In comics, the clothes make the antihero
Oh, how I love The New York Times.
In today's style section, the newspaper considers how fashion -- particularly, the trenchcoat -- helps to define the antiheroes that populate comics like Sin City, 100 Bullets and The Originals. For answers, The Times goes to the experts: Frank Miller, Brian Azzarello and Dave Gibbons.
It makes sense that comic-book artists would yearn for a cape substitute, something that, according to Miller, ''gathers and drapes and lights beautifully, and that makes a guy look like a guy.'' But Miller doesn't just turn to noncape capes in his artwork. Any time he finds a good trench, he buys it for himself; he's still shedding tears over a Giorgio Armani coat that he lost 10 years ago at Musso & Franks.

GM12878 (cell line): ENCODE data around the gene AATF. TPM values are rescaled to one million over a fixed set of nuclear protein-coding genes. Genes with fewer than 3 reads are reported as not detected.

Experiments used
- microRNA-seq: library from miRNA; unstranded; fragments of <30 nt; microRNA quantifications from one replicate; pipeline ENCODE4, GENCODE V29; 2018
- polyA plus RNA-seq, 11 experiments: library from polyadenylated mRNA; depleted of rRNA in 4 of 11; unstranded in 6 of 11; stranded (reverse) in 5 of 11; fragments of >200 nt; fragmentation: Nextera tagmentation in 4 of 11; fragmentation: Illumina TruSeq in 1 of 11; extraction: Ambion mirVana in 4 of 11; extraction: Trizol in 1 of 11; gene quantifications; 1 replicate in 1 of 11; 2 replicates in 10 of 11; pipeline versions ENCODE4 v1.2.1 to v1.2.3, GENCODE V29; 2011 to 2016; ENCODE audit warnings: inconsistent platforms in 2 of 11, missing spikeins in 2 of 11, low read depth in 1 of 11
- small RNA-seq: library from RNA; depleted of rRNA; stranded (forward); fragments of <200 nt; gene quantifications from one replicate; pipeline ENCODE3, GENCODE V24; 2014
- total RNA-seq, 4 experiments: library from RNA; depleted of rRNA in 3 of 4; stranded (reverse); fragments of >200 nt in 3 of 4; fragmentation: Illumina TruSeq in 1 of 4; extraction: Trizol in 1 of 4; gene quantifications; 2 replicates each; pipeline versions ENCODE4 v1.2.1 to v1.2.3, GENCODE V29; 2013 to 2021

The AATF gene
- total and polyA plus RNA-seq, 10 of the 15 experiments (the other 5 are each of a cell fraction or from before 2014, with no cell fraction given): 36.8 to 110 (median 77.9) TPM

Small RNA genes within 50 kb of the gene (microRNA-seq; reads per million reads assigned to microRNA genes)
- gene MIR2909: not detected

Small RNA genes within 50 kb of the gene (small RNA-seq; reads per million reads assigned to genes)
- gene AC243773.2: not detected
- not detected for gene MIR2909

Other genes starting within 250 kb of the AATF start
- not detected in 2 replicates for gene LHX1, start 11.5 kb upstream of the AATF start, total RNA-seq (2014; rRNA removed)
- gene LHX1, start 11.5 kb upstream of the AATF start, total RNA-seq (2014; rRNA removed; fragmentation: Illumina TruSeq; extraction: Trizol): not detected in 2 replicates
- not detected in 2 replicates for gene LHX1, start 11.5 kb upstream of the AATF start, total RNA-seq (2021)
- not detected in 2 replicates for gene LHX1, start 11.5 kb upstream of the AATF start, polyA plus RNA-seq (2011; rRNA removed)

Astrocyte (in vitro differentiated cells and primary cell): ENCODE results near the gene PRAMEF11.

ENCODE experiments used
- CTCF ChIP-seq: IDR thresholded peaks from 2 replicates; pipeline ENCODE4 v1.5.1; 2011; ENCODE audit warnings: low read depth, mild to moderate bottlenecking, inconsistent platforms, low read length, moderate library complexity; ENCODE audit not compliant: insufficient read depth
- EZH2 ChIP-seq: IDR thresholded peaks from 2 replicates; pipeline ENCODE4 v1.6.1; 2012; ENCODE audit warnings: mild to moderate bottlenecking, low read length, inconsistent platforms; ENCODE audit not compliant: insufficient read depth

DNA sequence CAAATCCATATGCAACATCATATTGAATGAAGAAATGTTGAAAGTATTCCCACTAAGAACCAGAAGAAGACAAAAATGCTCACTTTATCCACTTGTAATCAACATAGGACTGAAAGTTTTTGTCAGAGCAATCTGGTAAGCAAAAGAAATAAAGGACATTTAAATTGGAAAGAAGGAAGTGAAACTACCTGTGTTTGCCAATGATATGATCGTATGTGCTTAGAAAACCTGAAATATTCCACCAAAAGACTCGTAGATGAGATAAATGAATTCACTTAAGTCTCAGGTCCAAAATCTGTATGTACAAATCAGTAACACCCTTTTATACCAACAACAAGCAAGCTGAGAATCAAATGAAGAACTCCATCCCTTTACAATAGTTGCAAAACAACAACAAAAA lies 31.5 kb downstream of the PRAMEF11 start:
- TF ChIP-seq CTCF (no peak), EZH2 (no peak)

Gibbons says that a character in a trench ''sets up the expectation that you're going to get a story for grown-ups.'' A noir hero knows that saving the world is beyond his talents, and so he doesn't bother. Indeed, the moral relativism of Constantine may be a more appropriate fit for today's world than the moral absolutism of Captain America. The corrupt politicians who run Sin City can never be beaten, and in 100 Bullets, a lot of energy and blood is expended settling personal grudges.